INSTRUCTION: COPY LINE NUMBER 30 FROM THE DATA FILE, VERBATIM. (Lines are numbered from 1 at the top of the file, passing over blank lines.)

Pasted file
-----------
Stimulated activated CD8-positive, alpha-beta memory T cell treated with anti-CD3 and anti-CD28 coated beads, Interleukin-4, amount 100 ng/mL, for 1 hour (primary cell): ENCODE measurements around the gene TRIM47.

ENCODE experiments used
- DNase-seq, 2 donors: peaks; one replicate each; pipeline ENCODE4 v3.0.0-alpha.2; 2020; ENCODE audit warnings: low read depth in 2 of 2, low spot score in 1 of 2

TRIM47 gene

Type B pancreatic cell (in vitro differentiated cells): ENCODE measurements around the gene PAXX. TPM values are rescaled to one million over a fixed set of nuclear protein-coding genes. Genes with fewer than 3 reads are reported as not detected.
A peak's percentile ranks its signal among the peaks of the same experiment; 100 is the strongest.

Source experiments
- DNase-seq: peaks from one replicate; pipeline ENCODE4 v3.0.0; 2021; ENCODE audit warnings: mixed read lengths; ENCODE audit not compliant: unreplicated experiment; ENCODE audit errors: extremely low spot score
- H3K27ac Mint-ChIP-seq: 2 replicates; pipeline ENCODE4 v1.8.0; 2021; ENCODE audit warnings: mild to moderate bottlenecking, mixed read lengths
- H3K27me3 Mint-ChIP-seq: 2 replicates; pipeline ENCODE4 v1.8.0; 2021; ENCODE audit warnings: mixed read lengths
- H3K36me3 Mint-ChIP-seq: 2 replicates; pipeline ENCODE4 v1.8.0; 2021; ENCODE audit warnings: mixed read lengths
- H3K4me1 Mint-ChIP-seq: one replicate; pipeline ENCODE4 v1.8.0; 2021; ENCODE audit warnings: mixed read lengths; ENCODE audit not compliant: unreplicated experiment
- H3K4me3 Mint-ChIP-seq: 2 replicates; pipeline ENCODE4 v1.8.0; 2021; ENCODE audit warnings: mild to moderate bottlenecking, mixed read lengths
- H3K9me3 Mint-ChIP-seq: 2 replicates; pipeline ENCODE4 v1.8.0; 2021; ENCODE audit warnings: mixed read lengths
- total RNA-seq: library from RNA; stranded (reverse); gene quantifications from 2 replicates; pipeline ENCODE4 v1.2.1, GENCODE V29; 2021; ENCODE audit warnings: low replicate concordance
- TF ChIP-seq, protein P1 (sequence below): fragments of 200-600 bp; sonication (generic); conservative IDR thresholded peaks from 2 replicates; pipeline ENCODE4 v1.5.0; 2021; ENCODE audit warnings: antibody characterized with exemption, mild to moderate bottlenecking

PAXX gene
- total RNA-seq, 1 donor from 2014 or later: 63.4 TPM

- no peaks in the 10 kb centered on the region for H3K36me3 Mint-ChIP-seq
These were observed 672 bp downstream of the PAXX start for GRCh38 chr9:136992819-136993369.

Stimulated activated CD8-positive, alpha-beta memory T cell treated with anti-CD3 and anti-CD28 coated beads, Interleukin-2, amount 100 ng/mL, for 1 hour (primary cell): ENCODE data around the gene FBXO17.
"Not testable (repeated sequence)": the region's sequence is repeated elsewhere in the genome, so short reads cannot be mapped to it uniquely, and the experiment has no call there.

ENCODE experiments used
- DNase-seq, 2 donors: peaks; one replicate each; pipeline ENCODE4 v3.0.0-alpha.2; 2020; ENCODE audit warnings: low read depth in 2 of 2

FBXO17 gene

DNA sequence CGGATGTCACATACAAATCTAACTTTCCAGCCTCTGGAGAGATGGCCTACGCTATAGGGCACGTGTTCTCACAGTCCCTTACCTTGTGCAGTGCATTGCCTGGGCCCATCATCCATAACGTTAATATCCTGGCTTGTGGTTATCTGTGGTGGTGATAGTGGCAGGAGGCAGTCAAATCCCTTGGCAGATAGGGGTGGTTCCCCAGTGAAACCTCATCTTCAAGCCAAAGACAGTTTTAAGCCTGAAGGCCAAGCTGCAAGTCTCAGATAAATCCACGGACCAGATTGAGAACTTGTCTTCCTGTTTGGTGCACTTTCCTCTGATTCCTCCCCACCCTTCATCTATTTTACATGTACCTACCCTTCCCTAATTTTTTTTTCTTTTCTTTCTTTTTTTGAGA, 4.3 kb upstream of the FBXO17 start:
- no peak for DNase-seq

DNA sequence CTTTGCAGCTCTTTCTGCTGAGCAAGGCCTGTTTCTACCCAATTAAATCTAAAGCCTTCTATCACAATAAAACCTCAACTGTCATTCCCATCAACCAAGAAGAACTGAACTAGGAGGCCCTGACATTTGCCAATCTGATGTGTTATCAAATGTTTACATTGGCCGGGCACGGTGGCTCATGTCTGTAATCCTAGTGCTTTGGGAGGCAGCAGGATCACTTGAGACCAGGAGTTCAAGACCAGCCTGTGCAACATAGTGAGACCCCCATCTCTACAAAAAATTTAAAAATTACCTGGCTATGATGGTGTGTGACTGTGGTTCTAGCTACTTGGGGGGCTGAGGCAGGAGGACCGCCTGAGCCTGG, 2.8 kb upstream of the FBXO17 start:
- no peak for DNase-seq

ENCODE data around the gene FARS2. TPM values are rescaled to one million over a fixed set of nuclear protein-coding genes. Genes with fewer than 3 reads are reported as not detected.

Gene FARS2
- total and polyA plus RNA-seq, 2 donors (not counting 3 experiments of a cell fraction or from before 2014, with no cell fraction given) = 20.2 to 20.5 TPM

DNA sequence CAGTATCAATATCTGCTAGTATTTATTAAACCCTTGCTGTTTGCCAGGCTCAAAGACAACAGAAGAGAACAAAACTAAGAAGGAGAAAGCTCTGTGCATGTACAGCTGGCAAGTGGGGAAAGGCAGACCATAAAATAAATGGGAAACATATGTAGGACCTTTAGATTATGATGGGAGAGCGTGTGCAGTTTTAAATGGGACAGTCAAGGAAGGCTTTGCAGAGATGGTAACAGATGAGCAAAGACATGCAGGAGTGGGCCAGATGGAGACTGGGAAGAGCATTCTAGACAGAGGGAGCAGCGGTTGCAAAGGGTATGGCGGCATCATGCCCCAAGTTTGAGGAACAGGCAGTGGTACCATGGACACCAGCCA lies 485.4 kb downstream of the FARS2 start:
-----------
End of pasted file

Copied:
ENCODE data around the gene FARS2. TPM values are rescaled to one million over a fixed set of nuclear protein-coding genes. Genes with fewer than 3 reads are reported as not detected.